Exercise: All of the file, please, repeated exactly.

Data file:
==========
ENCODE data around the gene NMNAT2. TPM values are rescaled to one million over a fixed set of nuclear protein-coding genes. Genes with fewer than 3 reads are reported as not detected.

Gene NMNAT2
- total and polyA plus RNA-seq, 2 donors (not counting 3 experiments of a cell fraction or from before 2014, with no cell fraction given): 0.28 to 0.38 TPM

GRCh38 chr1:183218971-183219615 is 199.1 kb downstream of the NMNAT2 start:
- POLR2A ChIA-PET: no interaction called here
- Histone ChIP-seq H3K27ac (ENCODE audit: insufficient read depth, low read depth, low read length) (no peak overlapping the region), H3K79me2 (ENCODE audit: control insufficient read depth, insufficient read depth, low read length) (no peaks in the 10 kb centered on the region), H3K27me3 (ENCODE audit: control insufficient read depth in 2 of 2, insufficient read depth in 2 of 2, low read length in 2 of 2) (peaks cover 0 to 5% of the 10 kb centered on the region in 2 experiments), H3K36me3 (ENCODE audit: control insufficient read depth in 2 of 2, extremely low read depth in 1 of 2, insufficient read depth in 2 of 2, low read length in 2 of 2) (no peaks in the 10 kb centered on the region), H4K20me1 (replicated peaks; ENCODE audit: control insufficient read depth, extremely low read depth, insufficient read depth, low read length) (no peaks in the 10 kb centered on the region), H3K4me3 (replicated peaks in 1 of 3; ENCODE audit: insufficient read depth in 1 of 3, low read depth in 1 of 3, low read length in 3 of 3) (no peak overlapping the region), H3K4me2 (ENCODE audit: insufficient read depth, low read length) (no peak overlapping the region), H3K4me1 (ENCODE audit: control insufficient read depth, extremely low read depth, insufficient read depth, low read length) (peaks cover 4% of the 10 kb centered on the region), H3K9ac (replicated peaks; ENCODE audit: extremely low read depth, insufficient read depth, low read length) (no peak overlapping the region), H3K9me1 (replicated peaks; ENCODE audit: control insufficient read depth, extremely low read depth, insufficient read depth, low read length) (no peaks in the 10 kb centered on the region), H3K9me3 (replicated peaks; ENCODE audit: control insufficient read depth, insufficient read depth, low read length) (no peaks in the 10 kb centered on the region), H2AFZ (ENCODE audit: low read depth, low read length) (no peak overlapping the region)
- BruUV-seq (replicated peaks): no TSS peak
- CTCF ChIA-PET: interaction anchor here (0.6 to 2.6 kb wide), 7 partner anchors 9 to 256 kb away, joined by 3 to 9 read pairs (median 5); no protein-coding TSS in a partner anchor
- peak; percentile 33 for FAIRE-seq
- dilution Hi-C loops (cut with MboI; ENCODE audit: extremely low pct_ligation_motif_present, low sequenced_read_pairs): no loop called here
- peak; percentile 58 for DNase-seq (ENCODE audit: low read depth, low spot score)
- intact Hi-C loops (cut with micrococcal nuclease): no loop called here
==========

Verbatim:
ENCODE data around the gene NMNAT2. TPM values are rescaled to one million over a fixed set of nuclear protein-coding genes. Genes with fewer than 3 reads are reported as not detected.

Gene NMNAT2
- total and polyA plus RNA-seq, 2 donors (not counting 3 experiments of a cell fraction or from before 2014, with no cell fraction given): 0.28 to 0.38 TPM

GRCh38 chr1:183218971-183219615 is 199.1 kb downstream of the NMNAT2 start:
- POLR2A ChIA-PET: no interaction called here
- Histone ChIP-seq H3K27ac (ENCODE audit: insufficient read depth, low read depth, low read length) (no peak overlapping the region), H3K79me2 (ENCODE audit: control insufficient read depth, insufficient read depth, low read length) (no peaks in the 10 kb centered on the region), H3K27me3 (ENCODE audit: control insufficient read depth in 2 of 2, insufficient read depth in 2 of 2, low read length in 2 of 2) (peaks cover 0 to 5% of the 10 kb centered on the region in 2 experiments), H3K36me3 (ENCODE audit: control insufficient read depth in 2 of 2, extremely low read depth in 1 of 2, insufficient read depth in 2 of 2, low read length in 2 of 2) (no peaks in the 10 kb centered on the region), H4K20me1 (replicated peaks; ENCODE audit: control insufficient read depth, extremely low read depth, insufficient read depth, low read length) (no peaks in the 10 kb centered on the region), H3K4me3 (replicated peaks in 1 of 3; ENCODE audit: insufficient read depth in 1 of 3, low read depth in 1 of 3, low read length in 3 of 3) (no peak overlapping the region), H3K4me2 (ENCODE audit: insufficient read depth, low read length) (no peak overlapping the region), H3K4me1 (ENCODE audit: control insufficient read depth, extremely low read depth, insufficient read depth, low read length) (peaks cover 4% of the 10 kb centered on the region), H3K9ac (replicated peaks; ENCODE audit: extremely low read depth, insufficient read depth, low read length) (no peak overlapping the region), H3K9me1 (replicated peaks; ENCODE audit: control insufficient read depth, extremely low read depth, insufficient read depth, low read length) (no peaks in the 10 kb centered on the region), H3K9me3 (replicated peaks; ENCODE audit: control insufficient read depth, insufficient read depth, low read length) (no peaks in the 10 kb centered on the region), H2AFZ (ENCODE audit: low read depth, low read length) (no peak overlapping the region)
- BruUV-seq (replicated peaks): no TSS peak
- CTCF ChIA-PET: interaction anchor here (0.6 to 2.6 kb wide), 7 partner anchors 9 to 256 kb away, joined by 3 to 9 read pairs (median 5); no protein-coding TSS in a partner anchor
- peak; percentile 33 for FAIRE-seq
- dilution Hi-C loops (cut with MboI; ENCODE audit: extremely low pct_ligation_motif_present, low sequenced_read_pairs): no loop called here
- peak; percentile 58 for DNase-seq (ENCODE audit: low read depth, low spot score)
- intact Hi-C loops (cut with micrococcal nuclease): no loop called here